In the 3rd Century the Romans drovew out the Gauls and this area became an important area to the Roman Empire in terms of their conquest of Europe. When the Roman Empire fell, the area was controlled by the Goths and the Langobards. In the 13th Century the powerful Visconti Family of Milan unified this area. The region came under German rule and came back to Italy in 1859.
Today, lots of farming in the region, tourism, especially in the lakes district is very important. Milan is an economic centre for the country. You will get the feel when you drive one of the autostradas across the flat land towards Milan. The traffic just keeps getting more and more intense.
Also known as La Città dei Mille. the City of the Thousand, is 40 km northeast of Milan. The Venetian walls of the Città Alta (Upper City) are listed as UNESCO World Heritage Sites. There is the Città Alta and the Città Bassa (Lower City) which is more the financial centre. Bergamo is the second most visited city in Lombardy, following Milan. Bergamo was one of the few Italian cities that did not suffer major destruction during World War II.
We have been to Bergamo twice, and on our 2017 visit we stayed in the upper city, which is surrounded by Venetian walls build in the 16th century.
The Basilica di Santa Maria Maggiore was built in 1135 with construction continuing into the 15th century. To the site is the Battistero, the Baptistry. A beautiful octagonal building that dates back to 1340.
Also, beside the Basilica is the Bergamo Cathedral which was built in the 17th century.
The upper city is accessible from the lower city by a funicular. If you book a hotel, ask about what parking arrangements are available. The streets are lined with trendy stores, there are plenty of good restaurants.
I wanted to re-visit the Piazza Vecchia. It is a stunning piazza lined with classic buildings.
Before going to our hotel in the upper city we spend the day in the lower city. I wanted to visit a pen store which was located in the business district. The lower city that started to take place in the 19th century.
There is plenty to see in the lower city, the architecture is impressive and this is where you will find the larger retail stores.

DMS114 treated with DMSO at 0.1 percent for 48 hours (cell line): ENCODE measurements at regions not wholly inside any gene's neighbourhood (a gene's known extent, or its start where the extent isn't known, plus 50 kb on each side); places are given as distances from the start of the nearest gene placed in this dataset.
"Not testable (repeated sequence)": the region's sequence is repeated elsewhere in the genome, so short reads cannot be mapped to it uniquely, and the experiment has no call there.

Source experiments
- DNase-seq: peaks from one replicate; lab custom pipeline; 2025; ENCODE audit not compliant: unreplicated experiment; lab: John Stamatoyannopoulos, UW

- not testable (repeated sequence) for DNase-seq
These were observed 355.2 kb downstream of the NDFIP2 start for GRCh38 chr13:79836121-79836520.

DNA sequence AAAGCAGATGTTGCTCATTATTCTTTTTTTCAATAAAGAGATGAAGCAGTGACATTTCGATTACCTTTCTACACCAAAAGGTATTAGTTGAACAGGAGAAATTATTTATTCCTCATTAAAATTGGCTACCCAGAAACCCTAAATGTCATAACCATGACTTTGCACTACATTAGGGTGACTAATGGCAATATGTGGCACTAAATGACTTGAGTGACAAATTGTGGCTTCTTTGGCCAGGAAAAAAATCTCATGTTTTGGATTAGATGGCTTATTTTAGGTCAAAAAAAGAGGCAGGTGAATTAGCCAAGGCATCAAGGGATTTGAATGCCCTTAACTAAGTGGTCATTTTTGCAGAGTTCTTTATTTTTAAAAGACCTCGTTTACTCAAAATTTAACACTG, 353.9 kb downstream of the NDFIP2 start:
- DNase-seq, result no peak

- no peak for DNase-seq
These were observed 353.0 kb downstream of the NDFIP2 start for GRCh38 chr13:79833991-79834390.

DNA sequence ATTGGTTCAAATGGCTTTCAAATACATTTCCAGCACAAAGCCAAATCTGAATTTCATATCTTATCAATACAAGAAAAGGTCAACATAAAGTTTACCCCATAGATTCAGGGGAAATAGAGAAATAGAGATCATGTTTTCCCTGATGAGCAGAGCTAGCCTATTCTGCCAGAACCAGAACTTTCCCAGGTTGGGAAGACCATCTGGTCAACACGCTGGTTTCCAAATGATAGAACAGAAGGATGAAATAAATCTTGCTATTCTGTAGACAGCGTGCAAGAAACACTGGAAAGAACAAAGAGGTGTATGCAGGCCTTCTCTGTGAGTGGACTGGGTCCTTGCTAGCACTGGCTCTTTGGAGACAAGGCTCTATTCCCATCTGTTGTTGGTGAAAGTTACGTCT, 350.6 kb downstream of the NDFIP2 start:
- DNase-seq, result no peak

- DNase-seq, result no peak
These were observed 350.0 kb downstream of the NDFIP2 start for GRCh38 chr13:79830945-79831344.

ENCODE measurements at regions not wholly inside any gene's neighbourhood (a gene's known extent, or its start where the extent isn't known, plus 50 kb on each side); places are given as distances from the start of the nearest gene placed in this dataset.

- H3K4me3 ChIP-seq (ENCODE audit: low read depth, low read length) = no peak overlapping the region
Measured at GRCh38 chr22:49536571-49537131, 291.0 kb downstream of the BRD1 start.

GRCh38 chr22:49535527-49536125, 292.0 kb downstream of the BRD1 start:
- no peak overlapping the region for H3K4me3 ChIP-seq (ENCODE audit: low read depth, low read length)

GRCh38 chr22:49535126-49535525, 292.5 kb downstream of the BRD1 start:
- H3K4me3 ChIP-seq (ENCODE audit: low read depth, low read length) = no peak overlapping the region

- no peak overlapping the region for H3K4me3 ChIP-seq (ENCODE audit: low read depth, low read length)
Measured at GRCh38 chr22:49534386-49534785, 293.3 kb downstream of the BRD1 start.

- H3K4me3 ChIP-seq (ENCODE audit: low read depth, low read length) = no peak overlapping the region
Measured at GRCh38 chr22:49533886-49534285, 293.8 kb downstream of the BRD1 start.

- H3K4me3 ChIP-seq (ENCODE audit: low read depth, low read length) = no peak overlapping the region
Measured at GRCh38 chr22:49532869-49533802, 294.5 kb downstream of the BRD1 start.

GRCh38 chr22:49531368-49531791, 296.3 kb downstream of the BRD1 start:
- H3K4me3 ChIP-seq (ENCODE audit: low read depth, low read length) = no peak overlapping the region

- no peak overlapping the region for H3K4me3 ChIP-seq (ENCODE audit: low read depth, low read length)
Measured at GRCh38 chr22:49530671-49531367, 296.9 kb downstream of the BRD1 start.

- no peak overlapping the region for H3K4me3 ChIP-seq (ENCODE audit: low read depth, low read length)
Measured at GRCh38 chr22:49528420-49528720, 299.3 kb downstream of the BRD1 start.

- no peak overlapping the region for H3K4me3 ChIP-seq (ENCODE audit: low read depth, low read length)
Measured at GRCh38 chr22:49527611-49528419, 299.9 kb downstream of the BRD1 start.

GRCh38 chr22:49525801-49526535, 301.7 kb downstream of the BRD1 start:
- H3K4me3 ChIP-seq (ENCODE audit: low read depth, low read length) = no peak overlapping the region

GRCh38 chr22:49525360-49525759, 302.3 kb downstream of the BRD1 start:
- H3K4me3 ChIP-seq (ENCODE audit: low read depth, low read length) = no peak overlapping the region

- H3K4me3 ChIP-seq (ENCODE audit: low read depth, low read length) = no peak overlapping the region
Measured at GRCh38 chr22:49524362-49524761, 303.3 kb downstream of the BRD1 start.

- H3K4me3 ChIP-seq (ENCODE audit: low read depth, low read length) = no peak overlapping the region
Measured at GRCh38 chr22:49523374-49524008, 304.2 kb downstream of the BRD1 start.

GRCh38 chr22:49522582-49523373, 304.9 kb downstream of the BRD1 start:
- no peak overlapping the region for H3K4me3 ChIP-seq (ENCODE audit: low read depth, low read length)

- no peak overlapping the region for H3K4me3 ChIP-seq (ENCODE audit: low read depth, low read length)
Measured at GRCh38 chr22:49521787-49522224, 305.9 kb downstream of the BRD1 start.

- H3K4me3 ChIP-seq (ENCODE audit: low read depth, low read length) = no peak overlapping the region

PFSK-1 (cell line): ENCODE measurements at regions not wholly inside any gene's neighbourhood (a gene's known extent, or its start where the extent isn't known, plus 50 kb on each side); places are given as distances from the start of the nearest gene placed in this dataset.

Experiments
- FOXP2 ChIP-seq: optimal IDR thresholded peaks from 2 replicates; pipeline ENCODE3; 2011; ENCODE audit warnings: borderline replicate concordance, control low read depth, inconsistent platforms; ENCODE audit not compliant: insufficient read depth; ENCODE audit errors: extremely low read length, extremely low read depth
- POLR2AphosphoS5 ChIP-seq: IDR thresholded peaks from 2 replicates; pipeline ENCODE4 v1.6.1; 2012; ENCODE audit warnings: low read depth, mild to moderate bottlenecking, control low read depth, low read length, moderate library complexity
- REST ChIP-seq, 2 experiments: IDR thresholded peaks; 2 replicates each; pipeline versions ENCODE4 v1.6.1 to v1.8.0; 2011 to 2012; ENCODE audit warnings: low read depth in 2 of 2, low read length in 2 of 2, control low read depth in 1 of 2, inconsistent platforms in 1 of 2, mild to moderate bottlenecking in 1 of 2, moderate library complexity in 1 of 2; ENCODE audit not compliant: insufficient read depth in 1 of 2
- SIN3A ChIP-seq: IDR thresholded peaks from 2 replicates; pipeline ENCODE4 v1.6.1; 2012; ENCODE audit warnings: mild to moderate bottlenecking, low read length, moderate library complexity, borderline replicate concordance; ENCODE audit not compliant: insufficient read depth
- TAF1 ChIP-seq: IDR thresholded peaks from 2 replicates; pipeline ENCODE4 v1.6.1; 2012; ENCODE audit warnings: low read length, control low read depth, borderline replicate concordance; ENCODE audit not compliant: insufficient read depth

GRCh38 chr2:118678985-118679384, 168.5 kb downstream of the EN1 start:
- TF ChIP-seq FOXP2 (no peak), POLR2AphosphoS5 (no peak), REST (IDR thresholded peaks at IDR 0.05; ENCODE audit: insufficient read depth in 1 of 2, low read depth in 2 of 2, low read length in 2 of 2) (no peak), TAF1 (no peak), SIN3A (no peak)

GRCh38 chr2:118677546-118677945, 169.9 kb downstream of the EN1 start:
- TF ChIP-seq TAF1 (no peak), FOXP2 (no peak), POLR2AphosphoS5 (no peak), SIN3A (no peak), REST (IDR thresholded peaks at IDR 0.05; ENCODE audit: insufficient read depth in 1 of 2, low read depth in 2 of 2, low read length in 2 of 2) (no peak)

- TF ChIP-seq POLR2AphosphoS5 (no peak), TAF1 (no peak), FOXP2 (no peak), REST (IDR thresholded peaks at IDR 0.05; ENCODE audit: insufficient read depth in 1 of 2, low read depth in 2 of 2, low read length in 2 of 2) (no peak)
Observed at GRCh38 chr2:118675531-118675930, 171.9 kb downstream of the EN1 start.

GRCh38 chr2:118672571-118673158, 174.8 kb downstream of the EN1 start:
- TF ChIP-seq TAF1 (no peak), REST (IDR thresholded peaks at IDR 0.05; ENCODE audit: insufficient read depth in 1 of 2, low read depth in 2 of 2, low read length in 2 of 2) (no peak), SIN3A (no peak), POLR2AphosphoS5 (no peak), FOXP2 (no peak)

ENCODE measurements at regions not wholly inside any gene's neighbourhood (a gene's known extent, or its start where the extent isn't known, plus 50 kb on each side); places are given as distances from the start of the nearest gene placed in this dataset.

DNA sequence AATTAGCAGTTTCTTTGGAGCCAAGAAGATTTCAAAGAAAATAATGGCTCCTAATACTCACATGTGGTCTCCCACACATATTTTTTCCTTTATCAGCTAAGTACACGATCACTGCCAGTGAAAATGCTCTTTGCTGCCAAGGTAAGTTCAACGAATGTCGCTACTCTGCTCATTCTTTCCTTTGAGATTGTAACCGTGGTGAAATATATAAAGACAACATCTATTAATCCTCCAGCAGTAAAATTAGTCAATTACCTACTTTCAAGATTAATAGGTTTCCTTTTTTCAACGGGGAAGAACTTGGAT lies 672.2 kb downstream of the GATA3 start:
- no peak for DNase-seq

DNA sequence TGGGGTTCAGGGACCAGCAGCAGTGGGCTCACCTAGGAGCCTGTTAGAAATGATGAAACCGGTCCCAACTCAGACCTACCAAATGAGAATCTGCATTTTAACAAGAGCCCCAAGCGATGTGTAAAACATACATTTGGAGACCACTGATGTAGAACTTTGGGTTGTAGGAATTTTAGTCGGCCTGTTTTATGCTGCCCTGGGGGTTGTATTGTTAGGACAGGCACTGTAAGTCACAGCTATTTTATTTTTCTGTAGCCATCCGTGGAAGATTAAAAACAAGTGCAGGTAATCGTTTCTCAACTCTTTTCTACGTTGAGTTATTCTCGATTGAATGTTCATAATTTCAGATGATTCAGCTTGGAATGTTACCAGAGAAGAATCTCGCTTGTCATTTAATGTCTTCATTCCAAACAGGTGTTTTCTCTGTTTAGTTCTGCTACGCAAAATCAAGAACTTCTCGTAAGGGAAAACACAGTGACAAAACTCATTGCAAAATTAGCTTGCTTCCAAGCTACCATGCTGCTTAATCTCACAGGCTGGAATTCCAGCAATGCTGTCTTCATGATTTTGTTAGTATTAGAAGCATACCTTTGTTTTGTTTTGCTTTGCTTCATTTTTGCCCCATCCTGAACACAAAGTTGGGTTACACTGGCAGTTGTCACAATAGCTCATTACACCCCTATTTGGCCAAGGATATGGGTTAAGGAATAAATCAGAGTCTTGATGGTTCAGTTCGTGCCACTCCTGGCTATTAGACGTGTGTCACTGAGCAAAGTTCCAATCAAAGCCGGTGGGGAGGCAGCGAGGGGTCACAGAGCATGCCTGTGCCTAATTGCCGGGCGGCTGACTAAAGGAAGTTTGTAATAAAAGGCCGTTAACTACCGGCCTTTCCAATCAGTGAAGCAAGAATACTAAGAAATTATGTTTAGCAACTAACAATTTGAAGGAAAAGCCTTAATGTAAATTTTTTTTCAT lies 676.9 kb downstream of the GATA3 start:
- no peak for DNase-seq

There are trendy restaurants, for the business clientele. We had a very good lunch.
I must admit, Cremona was one of those pleasant surprises that come along in your travels. In fact, we never even planned to stay here. It was just one of those days were we had driven too far and it was time to stop. We were very pleased we did as Cremona is a beautiful city.The city has fame four its cathedral, nougat and violins. It is here that Stradivarius and Guarneri made their best violins. It is an easy city to walk about. If arriving by train there are numerous buildings and piazza all with examples of elaborate terracotta ornament. We were taken with the use of red brick which gave the city a very warm feeling. Although we arrived by car, there is frequent train service from Milan, about a two hours trip. The rail station is worth a visit and it is located north of the centre of the city at the end of Via Palestro.
The Piazza del Comune is the centre of the town. We found the architecture to be stunning, especially in the early morning, as depicted in the cafe scene we captured early in the morning. There are great contrasts in colour and texture in the buildings with the use of red brick giving off comfortable tones, and white marble used on many of the larger buildings.
The Torrazzo is the tallest campanile in Italy with a height of around 364 feet. Don't miss the duomo, the Battistero di San Giovanni (dating back to 1167) and the Loggia dei Militi (dating back to 1292). The Palazzo del Commune is open during specific times and now the town hall for Cremona.
Cremona is a town where if you can see past the large doors/gates of the homes there are elaborate inner courtyards.
North of Cremona is the Rocca Sforzesca, the largest of the surviving castles in the area located near Soncino, a walled town that was built in the 12th Century.